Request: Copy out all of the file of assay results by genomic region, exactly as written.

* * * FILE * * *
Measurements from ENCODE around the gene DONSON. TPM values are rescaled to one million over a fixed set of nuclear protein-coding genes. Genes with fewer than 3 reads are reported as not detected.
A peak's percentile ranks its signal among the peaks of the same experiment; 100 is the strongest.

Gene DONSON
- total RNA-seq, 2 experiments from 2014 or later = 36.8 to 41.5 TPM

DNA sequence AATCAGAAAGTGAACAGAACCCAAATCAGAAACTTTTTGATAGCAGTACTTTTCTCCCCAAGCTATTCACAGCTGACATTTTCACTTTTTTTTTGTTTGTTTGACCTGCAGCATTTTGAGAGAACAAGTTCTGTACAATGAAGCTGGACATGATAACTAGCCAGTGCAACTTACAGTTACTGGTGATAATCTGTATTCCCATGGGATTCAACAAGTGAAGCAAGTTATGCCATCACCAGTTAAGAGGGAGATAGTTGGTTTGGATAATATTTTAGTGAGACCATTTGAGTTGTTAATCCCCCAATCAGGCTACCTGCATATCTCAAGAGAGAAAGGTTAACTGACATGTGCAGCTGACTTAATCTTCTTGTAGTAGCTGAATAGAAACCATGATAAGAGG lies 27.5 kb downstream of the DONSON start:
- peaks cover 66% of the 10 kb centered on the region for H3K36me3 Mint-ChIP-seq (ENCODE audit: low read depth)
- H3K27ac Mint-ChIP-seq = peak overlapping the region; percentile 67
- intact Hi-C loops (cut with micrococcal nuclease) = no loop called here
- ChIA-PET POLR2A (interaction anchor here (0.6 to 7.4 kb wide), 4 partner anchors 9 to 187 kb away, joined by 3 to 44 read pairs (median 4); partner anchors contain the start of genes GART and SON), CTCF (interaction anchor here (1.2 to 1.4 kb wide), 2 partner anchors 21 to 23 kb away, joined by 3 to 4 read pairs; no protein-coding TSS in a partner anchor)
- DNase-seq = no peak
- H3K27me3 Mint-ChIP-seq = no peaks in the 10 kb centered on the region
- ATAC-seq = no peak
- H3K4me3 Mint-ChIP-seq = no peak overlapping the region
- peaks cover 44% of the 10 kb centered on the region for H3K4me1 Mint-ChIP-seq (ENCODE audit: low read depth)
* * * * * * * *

Measurements from ENCODE around the gene DONSON. TPM values are rescaled to one million over a fixed set of nuclear protein-coding genes. Genes with fewer than 3 reads are reported as not detected.
A peak's percentile ranks its signal among the peaks of the same experiment; 100 is the strongest.

Gene DONSON
- total RNA-seq, 2 experiments from 2014 or later = 36.8 to 41.5 TPM

DNA sequence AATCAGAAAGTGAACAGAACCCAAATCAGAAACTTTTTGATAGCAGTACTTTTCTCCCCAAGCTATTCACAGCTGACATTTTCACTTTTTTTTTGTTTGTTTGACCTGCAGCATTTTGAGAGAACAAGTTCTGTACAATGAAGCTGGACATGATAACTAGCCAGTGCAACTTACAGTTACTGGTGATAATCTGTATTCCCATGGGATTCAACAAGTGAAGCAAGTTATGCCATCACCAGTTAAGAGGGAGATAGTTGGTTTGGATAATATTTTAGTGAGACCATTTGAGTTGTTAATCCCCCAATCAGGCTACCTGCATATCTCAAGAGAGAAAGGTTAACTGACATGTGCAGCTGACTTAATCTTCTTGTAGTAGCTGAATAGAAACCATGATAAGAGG lies 27.5 kb downstream of the DONSON start:
- peaks cover 66% of the 10 kb centered on the region for H3K36me3 Mint-ChIP-seq (ENCODE audit: low read depth)
- H3K27ac Mint-ChIP-seq = peak overlapping the region; percentile 67
- intact Hi-C loops (cut with micrococcal nuclease) = no loop called here
- ChIA-PET POLR2A (interaction anchor here (0.6 to 7.4 kb wide), 4 partner anchors 9 to 187 kb away, joined by 3 to 44 read pairs (median 4); partner anchors contain the start of genes GART and SON), CTCF (interaction anchor here (1.2 to 1.4 kb wide), 2 partner anchors 21 to 23 kb away, joined by 3 to 4 read pairs; no protein-coding TSS in a partner anchor)
- DNase-seq = no peak
- H3K27me3 Mint-ChIP-seq = no peaks in the 10 kb centered on the region
- ATAC-seq = no peak
- H3K4me3 Mint-ChIP-seq = no peak overlapping the region
- peaks cover 44% of the 10 kb centered on the region for H3K4me1 Mint-ChIP-seq (ENCODE audit: low read depth)